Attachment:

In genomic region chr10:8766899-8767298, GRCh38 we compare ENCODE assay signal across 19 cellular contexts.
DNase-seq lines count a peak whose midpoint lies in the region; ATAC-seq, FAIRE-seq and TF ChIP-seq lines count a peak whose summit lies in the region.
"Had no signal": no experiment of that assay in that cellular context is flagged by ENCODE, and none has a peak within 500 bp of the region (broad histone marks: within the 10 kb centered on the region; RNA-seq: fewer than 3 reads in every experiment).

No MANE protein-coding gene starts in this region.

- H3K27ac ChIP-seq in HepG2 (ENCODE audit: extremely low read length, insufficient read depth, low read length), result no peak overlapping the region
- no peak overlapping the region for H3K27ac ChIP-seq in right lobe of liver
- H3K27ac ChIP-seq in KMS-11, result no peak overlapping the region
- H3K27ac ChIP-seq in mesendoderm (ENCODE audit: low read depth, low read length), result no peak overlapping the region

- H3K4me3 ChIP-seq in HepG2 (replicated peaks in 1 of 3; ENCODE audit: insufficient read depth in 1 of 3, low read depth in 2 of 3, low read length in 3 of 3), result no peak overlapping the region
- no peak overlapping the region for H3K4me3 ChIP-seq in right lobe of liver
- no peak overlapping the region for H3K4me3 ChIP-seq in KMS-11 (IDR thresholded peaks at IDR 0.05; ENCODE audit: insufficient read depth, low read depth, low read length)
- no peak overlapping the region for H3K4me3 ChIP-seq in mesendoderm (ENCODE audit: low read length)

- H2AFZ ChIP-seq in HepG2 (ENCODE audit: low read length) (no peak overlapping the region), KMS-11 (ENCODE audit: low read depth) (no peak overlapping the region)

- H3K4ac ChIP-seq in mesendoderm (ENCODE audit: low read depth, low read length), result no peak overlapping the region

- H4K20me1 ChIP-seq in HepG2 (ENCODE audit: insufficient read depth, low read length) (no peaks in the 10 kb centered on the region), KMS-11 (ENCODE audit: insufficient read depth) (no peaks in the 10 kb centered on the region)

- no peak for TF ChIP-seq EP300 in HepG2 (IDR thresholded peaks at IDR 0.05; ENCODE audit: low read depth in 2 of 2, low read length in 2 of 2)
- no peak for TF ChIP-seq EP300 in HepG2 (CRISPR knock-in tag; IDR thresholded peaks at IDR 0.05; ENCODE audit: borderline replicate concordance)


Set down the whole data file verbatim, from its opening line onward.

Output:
In genomic region chr10:8766899-8767298, GRCh38 we compare ENCODE assay signal across 19 cellular contexts.
DNase-seq lines count a peak whose midpoint lies in the region; ATAC-seq, FAIRE-seq and TF ChIP-seq lines count a peak whose summit lies in the region.
"Had no signal": no experiment of that assay in that cellular context is flagged by ENCODE, and none has a peak within 500 bp of the region (broad histone marks: within the 10 kb centered on the region; RNA-seq: fewer than 3 reads in every experiment).

No MANE protein-coding gene starts in this region.

- H3K27ac ChIP-seq in HepG2 (ENCODE audit: extremely low read length, insufficient read depth, low read length), result no peak overlapping the region
- no peak overlapping the region for H3K27ac ChIP-seq in right lobe of liver
- H3K27ac ChIP-seq in KMS-11, result no peak overlapping the region
- H3K27ac ChIP-seq in mesendoderm (ENCODE audit: low read depth, low read length), result no peak overlapping the region

- H3K4me3 ChIP-seq in HepG2 (replicated peaks in 1 of 3; ENCODE audit: insufficient read depth in 1 of 3, low read depth in 2 of 3, low read length in 3 of 3), result no peak overlapping the region
- no peak overlapping the region for H3K4me3 ChIP-seq in right lobe of liver
- no peak overlapping the region for H3K4me3 ChIP-seq in KMS-11 (IDR thresholded peaks at IDR 0.05; ENCODE audit: insufficient read depth, low read depth, low read length)
- no peak overlapping the region for H3K4me3 ChIP-seq in mesendoderm (ENCODE audit: low read length)

- H2AFZ ChIP-seq in HepG2 (ENCODE audit: low read length) (no peak overlapping the region), KMS-11 (ENCODE audit: low read depth) (no peak overlapping the region)

- H3K4ac ChIP-seq in mesendoderm (ENCODE audit: low read depth, low read length), result no peak overlapping the region

- H4K20me1 ChIP-seq in HepG2 (ENCODE audit: insufficient read depth, low read length) (no peaks in the 10 kb centered on the region), KMS-11 (ENCODE audit: insufficient read depth) (no peaks in the 10 kb centered on the region)

- no peak for TF ChIP-seq EP300 in HepG2 (IDR thresholded peaks at IDR 0.05; ENCODE audit: low read depth in 2 of 2, low read length in 2 of 2)
- no peak for TF ChIP-seq EP300 in HepG2 (CRISPR knock-in tag; IDR thresholded peaks at IDR 0.05; ENCODE audit: borderline replicate concordance)